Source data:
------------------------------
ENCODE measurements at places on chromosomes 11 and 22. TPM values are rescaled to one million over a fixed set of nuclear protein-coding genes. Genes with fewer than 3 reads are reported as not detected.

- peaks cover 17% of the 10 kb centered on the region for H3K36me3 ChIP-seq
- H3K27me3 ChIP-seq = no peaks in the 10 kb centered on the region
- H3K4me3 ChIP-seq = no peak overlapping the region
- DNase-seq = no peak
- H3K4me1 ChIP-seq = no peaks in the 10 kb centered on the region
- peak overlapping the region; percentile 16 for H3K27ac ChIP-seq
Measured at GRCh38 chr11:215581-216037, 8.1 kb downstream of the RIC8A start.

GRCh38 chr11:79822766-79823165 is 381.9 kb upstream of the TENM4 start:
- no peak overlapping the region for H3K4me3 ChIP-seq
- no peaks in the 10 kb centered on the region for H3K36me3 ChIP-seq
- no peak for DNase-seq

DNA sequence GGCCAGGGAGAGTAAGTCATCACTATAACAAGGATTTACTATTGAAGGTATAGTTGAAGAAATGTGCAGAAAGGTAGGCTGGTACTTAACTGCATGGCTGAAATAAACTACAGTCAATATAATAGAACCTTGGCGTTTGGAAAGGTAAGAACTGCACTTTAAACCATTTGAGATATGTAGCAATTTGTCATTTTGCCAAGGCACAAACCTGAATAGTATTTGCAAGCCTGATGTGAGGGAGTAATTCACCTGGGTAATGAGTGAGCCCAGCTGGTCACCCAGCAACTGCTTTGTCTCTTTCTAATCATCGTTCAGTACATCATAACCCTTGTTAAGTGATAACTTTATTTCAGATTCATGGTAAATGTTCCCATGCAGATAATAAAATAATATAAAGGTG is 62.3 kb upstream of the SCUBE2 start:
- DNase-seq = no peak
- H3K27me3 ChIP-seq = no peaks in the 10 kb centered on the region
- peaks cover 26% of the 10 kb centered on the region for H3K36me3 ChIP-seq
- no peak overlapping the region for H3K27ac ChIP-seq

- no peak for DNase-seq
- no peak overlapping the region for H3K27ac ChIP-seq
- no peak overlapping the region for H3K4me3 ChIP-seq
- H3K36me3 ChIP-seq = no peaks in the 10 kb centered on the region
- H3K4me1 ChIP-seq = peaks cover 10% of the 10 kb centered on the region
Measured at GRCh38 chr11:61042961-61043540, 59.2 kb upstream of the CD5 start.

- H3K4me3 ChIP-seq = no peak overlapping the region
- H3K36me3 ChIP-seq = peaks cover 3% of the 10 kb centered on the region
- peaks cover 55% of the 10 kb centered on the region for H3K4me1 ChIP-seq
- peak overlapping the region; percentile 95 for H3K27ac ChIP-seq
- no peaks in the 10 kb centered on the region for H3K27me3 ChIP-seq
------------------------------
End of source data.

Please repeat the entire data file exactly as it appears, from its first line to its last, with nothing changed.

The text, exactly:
ENCODE measurements at places on chromosomes 11 and 22. TPM values are rescaled to one million over a fixed set of nuclear protein-coding genes. Genes with fewer than 3 reads are reported as not detected.

- peaks cover 17% of the 10 kb centered on the region for H3K36me3 ChIP-seq
- H3K27me3 ChIP-seq = no peaks in the 10 kb centered on the region
- H3K4me3 ChIP-seq = no peak overlapping the region
- DNase-seq = no peak
- H3K4me1 ChIP-seq = no peaks in the 10 kb centered on the region
- peak overlapping the region; percentile 16 for H3K27ac ChIP-seq
Measured at GRCh38 chr11:215581-216037, 8.1 kb downstream of the RIC8A start.

GRCh38 chr11:79822766-79823165 is 381.9 kb upstream of the TENM4 start:
- no peak overlapping the region for H3K4me3 ChIP-seq
- no peaks in the 10 kb centered on the region for H3K36me3 ChIP-seq
- no peak for DNase-seq

DNA sequence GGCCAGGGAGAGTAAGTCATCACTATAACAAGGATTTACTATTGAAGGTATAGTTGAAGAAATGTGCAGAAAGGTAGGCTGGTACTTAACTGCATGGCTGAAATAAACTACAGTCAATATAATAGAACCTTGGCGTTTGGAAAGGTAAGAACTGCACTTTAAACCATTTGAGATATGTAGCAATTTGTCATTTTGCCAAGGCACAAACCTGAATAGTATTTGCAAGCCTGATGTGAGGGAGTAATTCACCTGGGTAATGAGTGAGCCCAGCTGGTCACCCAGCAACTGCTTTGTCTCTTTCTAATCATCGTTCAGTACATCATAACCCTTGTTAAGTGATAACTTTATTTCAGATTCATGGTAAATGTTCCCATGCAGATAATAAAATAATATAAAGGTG is 62.3 kb upstream of the SCUBE2 start:
- DNase-seq = no peak
- H3K27me3 ChIP-seq = no peaks in the 10 kb centered on the region
- peaks cover 26% of the 10 kb centered on the region for H3K36me3 ChIP-seq
- no peak overlapping the region for H3K27ac ChIP-seq

- no peak for DNase-seq
- no peak overlapping the region for H3K27ac ChIP-seq
- no peak overlapping the region for H3K4me3 ChIP-seq
- H3K36me3 ChIP-seq = no peaks in the 10 kb centered on the region
- H3K4me1 ChIP-seq = peaks cover 10% of the 10 kb centered on the region
Measured at GRCh38 chr11:61042961-61043540, 59.2 kb upstream of the CD5 start.

- H3K4me3 ChIP-seq = no peak overlapping the region
- H3K36me3 ChIP-seq = peaks cover 3% of the 10 kb centered on the region
- peaks cover 55% of the 10 kb centered on the region for H3K4me1 ChIP-seq
- peak overlapping the region; percentile 95 for H3K27ac ChIP-seq
- no peaks in the 10 kb centered on the region for H3K27me3 ChIP-seq